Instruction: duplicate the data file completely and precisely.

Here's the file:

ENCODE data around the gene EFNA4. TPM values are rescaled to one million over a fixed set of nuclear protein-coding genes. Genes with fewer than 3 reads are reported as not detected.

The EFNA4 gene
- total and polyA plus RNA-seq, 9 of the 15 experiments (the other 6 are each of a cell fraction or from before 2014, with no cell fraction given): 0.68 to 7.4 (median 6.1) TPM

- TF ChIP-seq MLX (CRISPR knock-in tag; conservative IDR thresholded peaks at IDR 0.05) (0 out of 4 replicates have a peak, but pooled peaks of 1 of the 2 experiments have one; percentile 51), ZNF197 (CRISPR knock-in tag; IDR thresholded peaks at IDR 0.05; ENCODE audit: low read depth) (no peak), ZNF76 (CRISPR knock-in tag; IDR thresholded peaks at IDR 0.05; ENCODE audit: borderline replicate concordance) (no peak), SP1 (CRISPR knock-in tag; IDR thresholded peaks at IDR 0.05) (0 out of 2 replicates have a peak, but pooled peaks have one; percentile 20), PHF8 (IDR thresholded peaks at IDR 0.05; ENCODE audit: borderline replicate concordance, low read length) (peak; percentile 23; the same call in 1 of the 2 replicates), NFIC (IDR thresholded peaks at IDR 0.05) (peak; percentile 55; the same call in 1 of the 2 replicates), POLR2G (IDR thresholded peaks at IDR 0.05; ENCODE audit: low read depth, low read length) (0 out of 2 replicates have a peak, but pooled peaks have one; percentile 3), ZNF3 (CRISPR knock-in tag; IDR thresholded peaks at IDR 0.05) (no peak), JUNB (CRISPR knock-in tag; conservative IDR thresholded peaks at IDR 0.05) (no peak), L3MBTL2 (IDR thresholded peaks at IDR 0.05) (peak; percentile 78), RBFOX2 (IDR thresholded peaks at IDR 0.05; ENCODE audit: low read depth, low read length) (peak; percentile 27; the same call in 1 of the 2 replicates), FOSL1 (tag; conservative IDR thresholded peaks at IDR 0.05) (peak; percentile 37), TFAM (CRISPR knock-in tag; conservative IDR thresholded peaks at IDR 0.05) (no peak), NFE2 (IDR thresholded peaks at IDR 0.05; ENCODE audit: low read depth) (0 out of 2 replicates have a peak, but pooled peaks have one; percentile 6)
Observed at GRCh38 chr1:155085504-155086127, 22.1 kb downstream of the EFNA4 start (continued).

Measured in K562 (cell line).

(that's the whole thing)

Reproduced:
ENCODE data around the gene EFNA4. TPM values are rescaled to one million over a fixed set of nuclear protein-coding genes. Genes with fewer than 3 reads are reported as not detected.

The EFNA4 gene
- total and polyA plus RNA-seq, 9 of the 15 experiments (the other 6 are each of a cell fraction or from before 2014, with no cell fraction given): 0.68 to 7.4 (median 6.1) TPM

- TF ChIP-seq MLX (CRISPR knock-in tag; conservative IDR thresholded peaks at IDR 0.05) (0 out of 4 replicates have a peak, but pooled peaks of 1 of the 2 experiments have one; percentile 51), ZNF197 (CRISPR knock-in tag; IDR thresholded peaks at IDR 0.05; ENCODE audit: low read depth) (no peak), ZNF76 (CRISPR knock-in tag; IDR thresholded peaks at IDR 0.05; ENCODE audit: borderline replicate concordance) (no peak), SP1 (CRISPR knock-in tag; IDR thresholded peaks at IDR 0.05) (0 out of 2 replicates have a peak, but pooled peaks have one; percentile 20), PHF8 (IDR thresholded peaks at IDR 0.05; ENCODE audit: borderline replicate concordance, low read length) (peak; percentile 23; the same call in 1 of the 2 replicates), NFIC (IDR thresholded peaks at IDR 0.05) (peak; percentile 55; the same call in 1 of the 2 replicates), POLR2G (IDR thresholded peaks at IDR 0.05; ENCODE audit: low read depth, low read length) (0 out of 2 replicates have a peak, but pooled peaks have one; percentile 3), ZNF3 (CRISPR knock-in tag; IDR thresholded peaks at IDR 0.05) (no peak), JUNB (CRISPR knock-in tag; conservative IDR thresholded peaks at IDR 0.05) (no peak), L3MBTL2 (IDR thresholded peaks at IDR 0.05) (peak; percentile 78), RBFOX2 (IDR thresholded peaks at IDR 0.05; ENCODE audit: low read depth, low read length) (peak; percentile 27; the same call in 1 of the 2 replicates), FOSL1 (tag; conservative IDR thresholded peaks at IDR 0.05) (peak; percentile 37), TFAM (CRISPR knock-in tag; conservative IDR thresholded peaks at IDR 0.05) (no peak), NFE2 (IDR thresholded peaks at IDR 0.05; ENCODE audit: low read depth) (0 out of 2 replicates have a peak, but pooled peaks have one; percentile 6)
Observed at GRCh38 chr1:155085504-155086127, 22.1 kb downstream of the EFNA4 start (continued).

Measured in K562 (cell line).